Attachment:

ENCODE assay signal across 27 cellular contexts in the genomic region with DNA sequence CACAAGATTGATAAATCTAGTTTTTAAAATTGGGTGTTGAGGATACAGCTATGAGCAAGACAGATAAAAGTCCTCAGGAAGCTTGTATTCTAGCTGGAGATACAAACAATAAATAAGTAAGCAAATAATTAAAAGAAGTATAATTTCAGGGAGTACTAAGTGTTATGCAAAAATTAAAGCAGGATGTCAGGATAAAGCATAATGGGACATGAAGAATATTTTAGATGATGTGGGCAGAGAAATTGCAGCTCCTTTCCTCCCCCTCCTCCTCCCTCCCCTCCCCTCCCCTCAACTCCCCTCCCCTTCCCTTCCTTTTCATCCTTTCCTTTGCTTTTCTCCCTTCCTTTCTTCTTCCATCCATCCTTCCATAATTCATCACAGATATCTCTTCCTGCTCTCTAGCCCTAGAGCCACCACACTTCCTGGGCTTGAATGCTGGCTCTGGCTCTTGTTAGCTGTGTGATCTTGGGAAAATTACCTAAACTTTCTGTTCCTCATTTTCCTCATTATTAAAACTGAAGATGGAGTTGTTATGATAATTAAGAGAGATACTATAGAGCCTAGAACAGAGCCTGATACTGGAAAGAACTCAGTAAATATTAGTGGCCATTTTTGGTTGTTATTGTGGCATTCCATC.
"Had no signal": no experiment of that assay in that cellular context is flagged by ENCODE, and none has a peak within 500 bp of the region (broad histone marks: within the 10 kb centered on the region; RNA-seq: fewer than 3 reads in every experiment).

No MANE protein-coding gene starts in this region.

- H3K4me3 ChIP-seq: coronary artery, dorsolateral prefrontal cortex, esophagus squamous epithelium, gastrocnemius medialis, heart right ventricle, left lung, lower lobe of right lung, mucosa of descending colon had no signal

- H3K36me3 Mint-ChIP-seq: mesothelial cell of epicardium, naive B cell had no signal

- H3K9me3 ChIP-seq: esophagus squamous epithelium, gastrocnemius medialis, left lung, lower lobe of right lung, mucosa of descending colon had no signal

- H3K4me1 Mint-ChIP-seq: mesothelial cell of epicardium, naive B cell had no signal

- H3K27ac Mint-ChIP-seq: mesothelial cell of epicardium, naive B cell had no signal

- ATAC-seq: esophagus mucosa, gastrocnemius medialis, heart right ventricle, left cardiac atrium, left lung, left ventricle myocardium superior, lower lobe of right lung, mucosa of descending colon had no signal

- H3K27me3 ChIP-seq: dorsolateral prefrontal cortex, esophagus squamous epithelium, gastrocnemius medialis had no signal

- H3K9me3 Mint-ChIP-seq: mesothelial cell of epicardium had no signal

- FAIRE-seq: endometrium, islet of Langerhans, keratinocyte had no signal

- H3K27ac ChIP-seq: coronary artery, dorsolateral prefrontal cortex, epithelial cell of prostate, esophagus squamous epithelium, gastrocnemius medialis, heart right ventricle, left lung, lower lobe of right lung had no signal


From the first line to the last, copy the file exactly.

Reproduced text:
ENCODE assay signal across 27 cellular contexts in the genomic region with DNA sequence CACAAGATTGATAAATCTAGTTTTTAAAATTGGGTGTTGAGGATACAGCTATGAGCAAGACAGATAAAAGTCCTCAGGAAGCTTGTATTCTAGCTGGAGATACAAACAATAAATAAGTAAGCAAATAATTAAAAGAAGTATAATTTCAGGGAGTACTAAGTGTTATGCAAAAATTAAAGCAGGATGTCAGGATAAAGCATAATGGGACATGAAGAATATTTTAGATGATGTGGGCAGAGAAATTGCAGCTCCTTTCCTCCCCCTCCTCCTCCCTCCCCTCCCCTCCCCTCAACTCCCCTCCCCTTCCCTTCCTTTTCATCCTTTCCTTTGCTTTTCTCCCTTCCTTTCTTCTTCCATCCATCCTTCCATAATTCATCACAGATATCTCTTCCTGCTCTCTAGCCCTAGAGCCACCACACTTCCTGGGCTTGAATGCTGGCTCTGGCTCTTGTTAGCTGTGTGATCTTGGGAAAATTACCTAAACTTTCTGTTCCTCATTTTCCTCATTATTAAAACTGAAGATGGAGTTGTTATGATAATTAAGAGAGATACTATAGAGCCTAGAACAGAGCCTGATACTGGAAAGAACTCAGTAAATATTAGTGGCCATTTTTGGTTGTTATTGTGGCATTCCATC.
"Had no signal": no experiment of that assay in that cellular context is flagged by ENCODE, and none has a peak within 500 bp of the region (broad histone marks: within the 10 kb centered on the region; RNA-seq: fewer than 3 reads in every experiment).

No MANE protein-coding gene starts in this region.

- H3K4me3 ChIP-seq: coronary artery, dorsolateral prefrontal cortex, esophagus squamous epithelium, gastrocnemius medialis, heart right ventricle, left lung, lower lobe of right lung, mucosa of descending colon had no signal

- H3K36me3 Mint-ChIP-seq: mesothelial cell of epicardium, naive B cell had no signal

- H3K9me3 ChIP-seq: esophagus squamous epithelium, gastrocnemius medialis, left lung, lower lobe of right lung, mucosa of descending colon had no signal

- H3K4me1 Mint-ChIP-seq: mesothelial cell of epicardium, naive B cell had no signal

- H3K27ac Mint-ChIP-seq: mesothelial cell of epicardium, naive B cell had no signal

- ATAC-seq: esophagus mucosa, gastrocnemius medialis, heart right ventricle, left cardiac atrium, left lung, left ventricle myocardium superior, lower lobe of right lung, mucosa of descending colon had no signal

- H3K27me3 ChIP-seq: dorsolateral prefrontal cortex, esophagus squamous epithelium, gastrocnemius medialis had no signal

- H3K9me3 Mint-ChIP-seq: mesothelial cell of epicardium had no signal

- FAIRE-seq: endometrium, islet of Langerhans, keratinocyte had no signal

- H3K27ac ChIP-seq: coronary artery, dorsolateral prefrontal cortex, epithelial cell of prostate, esophagus squamous epithelium, gastrocnemius medialis, heart right ventricle, left lung, lower lobe of right lung had no signal